FLINT (WJRT) (06/26/2019) - The Flint City Council approved funding to restore thousands of lawns torn up when water pipes were replaced or explored.
Homeowners say the fix cannot come soon enough. An exploratory dig last summer destroyed part of Charles Summerville's sidewalk, so he took matters into his own hands by re-seeding his lawn.
"They put gravel in there. Snowblower throws rocks all through the winter," he said.
Summerville's concern now is damage to the road.
"This keeps getting washed out like a dirt road," he said. "I'm hoping they redo this here, because my driveway is all broke out because of that too."
Summerville's home is among approximately 15,000 addresses in Flint whose lawns, sidewalks and streets are slated to be restored soon. Council members approved a $12.1 million contract with Goyette Mechanical for the work.
The city said restoration work was suspended over the winter and picked back up in mid April.
"I wouldn't have let them tear it up if I had known that they weren't going to fix it," said Linda Sullenger.
She's fed up with the lack of progress on Herrick Road. Unable to reach anyone by phone at City Hall, she's approaching the anniversary of her sidewalk filled with gravel.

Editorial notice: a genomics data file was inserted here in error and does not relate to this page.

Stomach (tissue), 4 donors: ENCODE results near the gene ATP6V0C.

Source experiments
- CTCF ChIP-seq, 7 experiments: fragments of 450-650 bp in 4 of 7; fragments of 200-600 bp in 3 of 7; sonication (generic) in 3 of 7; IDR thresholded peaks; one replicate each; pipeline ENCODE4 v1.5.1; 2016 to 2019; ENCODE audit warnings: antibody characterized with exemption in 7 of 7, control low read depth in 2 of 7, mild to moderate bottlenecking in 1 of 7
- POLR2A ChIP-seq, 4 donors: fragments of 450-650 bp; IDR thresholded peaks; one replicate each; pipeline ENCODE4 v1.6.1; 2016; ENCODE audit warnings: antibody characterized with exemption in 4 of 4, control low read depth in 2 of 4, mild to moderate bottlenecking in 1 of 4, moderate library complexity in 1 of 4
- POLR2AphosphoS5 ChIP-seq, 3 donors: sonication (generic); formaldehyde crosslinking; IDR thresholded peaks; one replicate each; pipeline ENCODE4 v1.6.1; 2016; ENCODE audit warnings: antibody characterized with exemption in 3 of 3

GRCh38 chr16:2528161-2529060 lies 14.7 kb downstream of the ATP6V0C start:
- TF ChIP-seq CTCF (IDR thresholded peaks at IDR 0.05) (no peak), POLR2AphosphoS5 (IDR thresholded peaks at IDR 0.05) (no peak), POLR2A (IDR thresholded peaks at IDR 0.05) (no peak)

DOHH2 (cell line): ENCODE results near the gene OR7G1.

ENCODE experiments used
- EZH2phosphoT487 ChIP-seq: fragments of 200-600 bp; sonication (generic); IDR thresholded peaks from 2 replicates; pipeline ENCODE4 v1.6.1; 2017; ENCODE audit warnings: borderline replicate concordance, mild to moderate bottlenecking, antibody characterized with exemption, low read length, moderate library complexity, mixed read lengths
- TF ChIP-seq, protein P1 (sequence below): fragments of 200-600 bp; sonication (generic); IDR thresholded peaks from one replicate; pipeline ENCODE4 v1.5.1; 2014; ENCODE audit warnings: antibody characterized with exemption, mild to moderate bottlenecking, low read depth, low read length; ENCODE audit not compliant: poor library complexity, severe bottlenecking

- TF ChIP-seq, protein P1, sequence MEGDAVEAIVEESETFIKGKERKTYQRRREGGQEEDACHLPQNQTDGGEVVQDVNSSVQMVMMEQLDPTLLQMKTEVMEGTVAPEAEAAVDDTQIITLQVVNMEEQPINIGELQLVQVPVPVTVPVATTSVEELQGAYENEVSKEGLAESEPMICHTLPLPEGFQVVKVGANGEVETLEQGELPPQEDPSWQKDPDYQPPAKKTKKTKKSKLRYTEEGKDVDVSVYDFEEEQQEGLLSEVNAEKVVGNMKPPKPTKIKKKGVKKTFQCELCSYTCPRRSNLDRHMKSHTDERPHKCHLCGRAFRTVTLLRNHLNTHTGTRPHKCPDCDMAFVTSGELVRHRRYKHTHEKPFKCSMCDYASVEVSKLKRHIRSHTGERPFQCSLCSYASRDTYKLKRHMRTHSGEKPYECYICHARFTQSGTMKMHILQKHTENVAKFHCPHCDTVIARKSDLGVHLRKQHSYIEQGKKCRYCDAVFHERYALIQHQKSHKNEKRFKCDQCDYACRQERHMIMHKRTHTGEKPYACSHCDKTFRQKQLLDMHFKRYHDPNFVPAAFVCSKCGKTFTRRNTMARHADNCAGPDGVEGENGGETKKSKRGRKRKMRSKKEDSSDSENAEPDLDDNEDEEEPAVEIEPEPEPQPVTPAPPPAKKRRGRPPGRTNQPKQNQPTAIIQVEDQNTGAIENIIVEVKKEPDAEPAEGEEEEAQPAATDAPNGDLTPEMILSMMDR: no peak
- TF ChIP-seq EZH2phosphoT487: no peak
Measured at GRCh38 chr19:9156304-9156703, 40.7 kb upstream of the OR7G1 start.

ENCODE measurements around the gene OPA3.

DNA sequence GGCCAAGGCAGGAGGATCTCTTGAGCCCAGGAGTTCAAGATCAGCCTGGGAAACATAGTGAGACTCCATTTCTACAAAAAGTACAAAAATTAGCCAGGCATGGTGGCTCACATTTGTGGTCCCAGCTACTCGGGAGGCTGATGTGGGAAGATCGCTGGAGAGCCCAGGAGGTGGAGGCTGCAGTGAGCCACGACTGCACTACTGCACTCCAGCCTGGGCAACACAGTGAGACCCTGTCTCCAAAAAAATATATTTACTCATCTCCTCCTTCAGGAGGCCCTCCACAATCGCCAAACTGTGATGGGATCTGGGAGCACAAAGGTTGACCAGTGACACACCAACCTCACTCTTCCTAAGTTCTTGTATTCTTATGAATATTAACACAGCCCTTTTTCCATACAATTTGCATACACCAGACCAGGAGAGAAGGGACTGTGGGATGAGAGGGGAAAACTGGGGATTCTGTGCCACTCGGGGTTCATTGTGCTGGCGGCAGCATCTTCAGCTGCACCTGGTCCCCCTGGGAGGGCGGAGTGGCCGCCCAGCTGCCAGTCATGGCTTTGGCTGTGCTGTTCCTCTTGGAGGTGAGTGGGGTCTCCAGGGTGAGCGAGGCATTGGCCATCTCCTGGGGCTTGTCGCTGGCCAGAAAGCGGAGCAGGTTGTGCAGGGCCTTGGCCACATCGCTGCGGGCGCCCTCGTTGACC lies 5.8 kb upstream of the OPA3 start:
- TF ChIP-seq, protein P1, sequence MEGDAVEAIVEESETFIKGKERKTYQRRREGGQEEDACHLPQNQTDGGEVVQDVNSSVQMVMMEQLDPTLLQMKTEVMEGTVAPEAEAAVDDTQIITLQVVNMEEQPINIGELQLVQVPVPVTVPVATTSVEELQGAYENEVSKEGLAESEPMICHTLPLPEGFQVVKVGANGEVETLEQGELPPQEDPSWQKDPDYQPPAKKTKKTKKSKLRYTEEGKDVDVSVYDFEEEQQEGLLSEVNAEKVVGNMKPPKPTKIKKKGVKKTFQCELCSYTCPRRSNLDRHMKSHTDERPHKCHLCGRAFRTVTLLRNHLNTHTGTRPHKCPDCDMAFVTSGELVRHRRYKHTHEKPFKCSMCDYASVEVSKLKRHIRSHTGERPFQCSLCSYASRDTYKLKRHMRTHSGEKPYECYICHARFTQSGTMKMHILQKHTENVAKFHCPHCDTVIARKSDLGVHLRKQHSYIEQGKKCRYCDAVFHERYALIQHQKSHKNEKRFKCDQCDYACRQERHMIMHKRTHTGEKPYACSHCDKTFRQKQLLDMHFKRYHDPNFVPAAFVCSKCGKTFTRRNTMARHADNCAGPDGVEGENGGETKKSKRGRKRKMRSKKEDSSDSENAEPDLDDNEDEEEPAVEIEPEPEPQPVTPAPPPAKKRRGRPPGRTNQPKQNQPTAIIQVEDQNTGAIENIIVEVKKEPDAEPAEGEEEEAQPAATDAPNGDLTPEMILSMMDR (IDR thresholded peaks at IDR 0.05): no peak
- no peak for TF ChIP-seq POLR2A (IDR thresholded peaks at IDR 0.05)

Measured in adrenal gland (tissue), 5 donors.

It's not just her house she's concerned about. Sullenger pointed out a sidewalk in front of a house at the end of her street that was removed last fall.
The barricade put in place at the time is still standing.
She wants that corner addressed, fearing it poses a safety risk to the kids in the neighborhood.
"They ride their bikes all the time," Sullenger said. "I can just imagine one of them turning the corner and falling."
It's not just bikes that are impacted by the digs.
"We all drive on the wrong side of the road to get down our road," Sullenger said, pointing out a dangerous intersection where part of the road has bottomed out. "They haven't got out here fast enough."
While disappointed with delays, Sullenger is glad to hear about the plan to move forward.
The project manager for Goyette said as soon as they get the contract and addresses from the city, they'll begin restoration work.
First Ward Councilman Eric Mays said funding for the contract will be drawn from federal and state funds that came with the $97 million settlement with the Concerned Pastors for Social Change and others.